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‘It’s going to feel like a divorce’: local congregants react to United Methodist Church’s separation announcement

Posted at 9:26 PM, Jan 03, 2020
and last updated 2020-01-03 23:26:29-05

SALT LAKE CITY — The United Methodist Church has signed a separation agreement that would create two denominations — one with the traditional practices of the church, and another with the ability to perform same-sex marriages and ordain members of the LGBTQ community to leadership.

Reverend Russell Butler with the Christ United Methodist Church in Salt Lake City said the majority of his work has been pushing for a change like this.

Not all of his congregants agree on the change, but Reverend Butler said this divorce between traditional and progressive United Methodists will be historic.

“We have struggled with it and looked at the Bible, looked at what Jesus had wanted and encouraged, tried to figure out what love has to do with it and how to treat the neighbor,” he said.

The United Methodist Church came out in the ’70s stating homosexuality was incompatible with Christian teaching.

Butler said some members have disagreed with that decision ever since.

In 2019, the Council of Bishops held a special General Conference to make rules.

“If you were LGBTQ and you came out, you could be suspended for a year and have your ordination taken away,” Butler said. “If you performed an LGBTQ marriage, the same thing — you would be suspended without pay for a year, and then if you did it again, you would be defrocked.”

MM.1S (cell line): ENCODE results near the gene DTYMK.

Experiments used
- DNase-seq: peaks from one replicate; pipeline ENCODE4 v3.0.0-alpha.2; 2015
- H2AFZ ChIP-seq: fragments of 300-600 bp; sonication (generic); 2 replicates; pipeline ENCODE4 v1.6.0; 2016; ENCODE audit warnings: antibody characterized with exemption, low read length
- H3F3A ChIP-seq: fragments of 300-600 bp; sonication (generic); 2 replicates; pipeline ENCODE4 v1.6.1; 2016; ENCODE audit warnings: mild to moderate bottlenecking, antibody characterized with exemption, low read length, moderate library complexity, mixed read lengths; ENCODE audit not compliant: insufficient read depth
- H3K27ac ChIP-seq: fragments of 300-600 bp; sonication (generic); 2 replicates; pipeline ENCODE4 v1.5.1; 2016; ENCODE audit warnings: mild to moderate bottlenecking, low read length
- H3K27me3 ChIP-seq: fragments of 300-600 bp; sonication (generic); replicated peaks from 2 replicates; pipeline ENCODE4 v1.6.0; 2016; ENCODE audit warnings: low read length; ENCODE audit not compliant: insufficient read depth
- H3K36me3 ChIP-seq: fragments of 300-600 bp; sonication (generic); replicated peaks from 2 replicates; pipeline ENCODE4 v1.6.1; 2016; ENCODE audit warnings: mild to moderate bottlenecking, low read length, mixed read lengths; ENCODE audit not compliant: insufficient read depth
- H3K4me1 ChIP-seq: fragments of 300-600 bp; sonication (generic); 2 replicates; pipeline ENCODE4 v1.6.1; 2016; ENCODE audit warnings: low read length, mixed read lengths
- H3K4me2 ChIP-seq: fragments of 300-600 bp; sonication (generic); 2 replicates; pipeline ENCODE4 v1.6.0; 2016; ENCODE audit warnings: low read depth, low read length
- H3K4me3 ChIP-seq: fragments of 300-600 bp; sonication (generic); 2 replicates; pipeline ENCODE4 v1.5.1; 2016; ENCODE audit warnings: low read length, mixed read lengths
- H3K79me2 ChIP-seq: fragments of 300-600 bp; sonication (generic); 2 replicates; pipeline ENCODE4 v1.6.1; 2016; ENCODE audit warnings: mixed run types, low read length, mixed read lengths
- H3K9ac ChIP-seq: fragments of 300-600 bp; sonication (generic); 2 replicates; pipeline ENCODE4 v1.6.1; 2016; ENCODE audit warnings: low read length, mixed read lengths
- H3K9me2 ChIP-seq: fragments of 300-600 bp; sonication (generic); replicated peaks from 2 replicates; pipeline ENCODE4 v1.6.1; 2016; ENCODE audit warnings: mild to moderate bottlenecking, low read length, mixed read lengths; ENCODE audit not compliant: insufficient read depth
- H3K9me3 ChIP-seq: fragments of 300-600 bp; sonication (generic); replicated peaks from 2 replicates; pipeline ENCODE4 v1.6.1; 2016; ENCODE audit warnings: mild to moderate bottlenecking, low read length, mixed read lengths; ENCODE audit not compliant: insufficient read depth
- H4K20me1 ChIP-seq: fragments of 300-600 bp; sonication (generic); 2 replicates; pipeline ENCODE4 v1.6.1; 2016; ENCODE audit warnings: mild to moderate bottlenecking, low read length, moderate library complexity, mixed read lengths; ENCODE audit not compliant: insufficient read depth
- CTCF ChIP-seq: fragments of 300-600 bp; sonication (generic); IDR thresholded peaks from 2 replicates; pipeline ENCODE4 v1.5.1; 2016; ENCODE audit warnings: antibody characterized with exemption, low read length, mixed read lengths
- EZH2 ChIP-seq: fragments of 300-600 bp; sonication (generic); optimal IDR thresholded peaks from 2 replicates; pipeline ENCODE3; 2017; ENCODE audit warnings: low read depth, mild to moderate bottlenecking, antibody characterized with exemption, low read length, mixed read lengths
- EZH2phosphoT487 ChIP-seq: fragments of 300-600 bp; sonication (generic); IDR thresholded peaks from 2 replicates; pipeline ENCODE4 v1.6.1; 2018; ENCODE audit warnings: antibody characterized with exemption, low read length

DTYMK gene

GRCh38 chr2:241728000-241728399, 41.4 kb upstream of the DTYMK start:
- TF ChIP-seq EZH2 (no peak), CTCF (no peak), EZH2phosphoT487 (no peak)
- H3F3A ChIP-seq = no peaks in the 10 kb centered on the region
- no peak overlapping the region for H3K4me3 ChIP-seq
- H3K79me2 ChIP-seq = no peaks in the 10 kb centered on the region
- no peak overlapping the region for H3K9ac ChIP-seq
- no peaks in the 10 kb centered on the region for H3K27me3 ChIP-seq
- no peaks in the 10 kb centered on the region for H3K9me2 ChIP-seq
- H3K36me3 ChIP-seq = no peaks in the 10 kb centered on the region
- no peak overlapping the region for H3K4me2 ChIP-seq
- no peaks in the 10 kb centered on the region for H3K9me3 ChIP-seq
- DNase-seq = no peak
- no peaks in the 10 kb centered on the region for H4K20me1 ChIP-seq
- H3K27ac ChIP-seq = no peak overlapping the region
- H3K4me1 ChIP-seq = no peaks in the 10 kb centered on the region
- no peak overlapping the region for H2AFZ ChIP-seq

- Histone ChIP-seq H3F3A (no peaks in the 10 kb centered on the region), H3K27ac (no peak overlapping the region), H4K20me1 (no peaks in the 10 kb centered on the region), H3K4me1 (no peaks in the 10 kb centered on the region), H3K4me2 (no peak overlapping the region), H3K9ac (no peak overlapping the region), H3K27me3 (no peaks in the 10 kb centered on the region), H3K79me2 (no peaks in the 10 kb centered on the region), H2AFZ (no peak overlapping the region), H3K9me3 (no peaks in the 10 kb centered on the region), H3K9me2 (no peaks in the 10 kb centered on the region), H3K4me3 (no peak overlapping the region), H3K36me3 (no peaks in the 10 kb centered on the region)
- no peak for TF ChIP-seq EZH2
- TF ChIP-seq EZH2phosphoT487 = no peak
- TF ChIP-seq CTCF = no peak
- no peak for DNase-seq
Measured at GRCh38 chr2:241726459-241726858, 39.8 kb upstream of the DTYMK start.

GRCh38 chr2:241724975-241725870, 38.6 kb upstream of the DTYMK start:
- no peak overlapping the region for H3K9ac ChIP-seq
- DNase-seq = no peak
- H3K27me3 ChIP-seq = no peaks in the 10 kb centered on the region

Now the United Methodist Church is splitting into two denominations — allowing progressive congregations to perform homosexual marriages and ordain members of the LGBTQ community to leadership.

Congregant Kelly Carpenter’s family is still in Texas with a very traditionalist congregation.

The structure of their meetings will be the same, but Carpenter said she knows the messages she will hear at the Christ United Methodist Church in SLC will be different.

“This is kind of like we’re going to a different church or we’ve changed religions,” said Carpenter. “There’s going to be pains, it’s going to feel like a divorce.”

Through the split, Carpenter said she hopes progressive and traditional United Methodists will remain friends.

For Reverend Butler, he hopes all people will know they are welcome and have a place sitting in his church’s pews.

“The paradigm of Jesus, to me, seems that it is about love of self and love of others,” he said.

There are about 20 United Methodist congregations throughout the state of Utah.

The Council of Bishops will confirm the split in a General Conference session this May.